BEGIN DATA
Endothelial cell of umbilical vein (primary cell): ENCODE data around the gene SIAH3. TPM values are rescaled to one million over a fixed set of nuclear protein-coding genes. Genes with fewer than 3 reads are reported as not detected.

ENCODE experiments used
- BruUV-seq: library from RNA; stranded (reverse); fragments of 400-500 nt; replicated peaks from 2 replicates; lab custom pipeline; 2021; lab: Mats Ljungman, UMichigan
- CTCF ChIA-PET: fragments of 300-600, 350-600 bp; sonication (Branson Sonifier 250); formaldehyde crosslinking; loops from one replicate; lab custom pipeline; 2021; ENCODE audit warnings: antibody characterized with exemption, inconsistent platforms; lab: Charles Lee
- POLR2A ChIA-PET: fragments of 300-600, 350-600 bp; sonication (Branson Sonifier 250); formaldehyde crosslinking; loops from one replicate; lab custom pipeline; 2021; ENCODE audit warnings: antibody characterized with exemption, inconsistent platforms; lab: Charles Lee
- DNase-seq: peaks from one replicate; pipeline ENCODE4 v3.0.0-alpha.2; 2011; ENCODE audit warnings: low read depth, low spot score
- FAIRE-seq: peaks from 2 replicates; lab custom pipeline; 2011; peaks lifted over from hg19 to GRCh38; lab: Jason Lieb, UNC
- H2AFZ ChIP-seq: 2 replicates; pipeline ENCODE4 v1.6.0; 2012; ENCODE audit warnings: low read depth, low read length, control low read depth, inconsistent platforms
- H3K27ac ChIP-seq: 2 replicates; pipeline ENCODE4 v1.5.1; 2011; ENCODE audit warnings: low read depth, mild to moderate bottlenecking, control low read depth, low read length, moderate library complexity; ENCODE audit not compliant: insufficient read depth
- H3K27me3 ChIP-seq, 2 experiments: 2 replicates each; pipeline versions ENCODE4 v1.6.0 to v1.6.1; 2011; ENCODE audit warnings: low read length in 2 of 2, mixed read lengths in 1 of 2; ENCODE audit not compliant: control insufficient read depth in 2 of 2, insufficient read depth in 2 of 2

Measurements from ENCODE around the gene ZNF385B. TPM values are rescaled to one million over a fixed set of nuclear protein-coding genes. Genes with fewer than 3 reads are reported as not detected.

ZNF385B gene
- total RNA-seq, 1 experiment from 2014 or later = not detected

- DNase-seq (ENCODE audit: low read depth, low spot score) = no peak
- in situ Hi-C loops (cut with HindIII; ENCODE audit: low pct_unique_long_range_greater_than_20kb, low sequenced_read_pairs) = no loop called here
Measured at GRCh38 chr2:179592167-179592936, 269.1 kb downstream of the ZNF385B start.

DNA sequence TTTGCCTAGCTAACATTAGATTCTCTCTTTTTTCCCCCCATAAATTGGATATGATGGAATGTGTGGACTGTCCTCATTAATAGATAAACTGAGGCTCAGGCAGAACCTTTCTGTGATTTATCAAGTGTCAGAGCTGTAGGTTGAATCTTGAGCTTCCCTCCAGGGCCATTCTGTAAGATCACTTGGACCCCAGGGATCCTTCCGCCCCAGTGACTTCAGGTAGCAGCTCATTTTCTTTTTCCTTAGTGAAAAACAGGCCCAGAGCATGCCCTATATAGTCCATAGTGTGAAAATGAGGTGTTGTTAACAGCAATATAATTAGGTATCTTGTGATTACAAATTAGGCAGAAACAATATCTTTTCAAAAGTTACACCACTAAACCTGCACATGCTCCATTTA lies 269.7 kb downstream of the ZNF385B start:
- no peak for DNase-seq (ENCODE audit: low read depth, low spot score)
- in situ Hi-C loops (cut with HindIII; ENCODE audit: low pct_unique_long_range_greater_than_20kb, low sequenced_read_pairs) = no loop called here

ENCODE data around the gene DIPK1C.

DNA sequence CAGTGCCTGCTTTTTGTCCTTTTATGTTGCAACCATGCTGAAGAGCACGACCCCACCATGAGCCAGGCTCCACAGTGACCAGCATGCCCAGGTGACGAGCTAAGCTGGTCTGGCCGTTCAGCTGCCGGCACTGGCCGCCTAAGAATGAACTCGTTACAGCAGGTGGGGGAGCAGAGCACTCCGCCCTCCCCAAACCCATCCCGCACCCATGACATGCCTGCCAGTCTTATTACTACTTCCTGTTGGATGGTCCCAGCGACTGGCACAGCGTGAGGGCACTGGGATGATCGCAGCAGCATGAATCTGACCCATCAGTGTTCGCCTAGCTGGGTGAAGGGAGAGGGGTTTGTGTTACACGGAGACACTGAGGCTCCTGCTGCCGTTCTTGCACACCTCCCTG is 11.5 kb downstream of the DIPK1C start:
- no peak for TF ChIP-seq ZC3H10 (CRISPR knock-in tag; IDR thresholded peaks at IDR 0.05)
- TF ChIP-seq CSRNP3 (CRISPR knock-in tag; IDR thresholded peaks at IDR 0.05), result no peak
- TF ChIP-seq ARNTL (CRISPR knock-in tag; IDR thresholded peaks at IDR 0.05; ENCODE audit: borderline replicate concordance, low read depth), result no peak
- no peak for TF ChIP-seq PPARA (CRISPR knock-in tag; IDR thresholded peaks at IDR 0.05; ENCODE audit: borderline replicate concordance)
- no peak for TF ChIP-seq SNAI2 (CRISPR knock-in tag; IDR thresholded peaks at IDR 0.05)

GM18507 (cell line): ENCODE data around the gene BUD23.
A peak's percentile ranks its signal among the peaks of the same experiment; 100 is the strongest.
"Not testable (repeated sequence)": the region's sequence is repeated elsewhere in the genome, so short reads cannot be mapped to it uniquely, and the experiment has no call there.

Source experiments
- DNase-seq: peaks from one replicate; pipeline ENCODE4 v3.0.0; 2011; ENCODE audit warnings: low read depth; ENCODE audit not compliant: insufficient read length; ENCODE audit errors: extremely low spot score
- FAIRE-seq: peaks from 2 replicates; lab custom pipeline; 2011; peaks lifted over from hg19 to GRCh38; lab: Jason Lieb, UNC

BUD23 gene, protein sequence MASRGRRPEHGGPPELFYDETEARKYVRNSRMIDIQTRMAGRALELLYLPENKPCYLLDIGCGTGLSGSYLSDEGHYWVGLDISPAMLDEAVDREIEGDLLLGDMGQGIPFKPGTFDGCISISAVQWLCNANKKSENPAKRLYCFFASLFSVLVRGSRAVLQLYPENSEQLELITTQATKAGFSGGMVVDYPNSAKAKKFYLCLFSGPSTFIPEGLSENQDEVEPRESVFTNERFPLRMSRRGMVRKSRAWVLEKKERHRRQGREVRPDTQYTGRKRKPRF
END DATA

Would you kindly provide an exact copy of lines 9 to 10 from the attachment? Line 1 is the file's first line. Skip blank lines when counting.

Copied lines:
- H3K27ac ChIP-seq: 2 replicates; pipeline ENCODE4 v1.5.1; 2011; ENCODE audit warnings: low read depth, mild to moderate bottlenecking, control low read depth, low read length, moderate library complexity; ENCODE audit not compliant: insufficient read depth
- H3K27me3 ChIP-seq, 2 experiments: 2 replicates each; pipeline versions ENCODE4 v1.6.0 to v1.6.1; 2011; ENCODE audit warnings: low read length in 2 of 2, mixed read lengths in 1 of 2; ENCODE audit not compliant: control insufficient read depth in 2 of 2, insufficient read depth in 2 of 2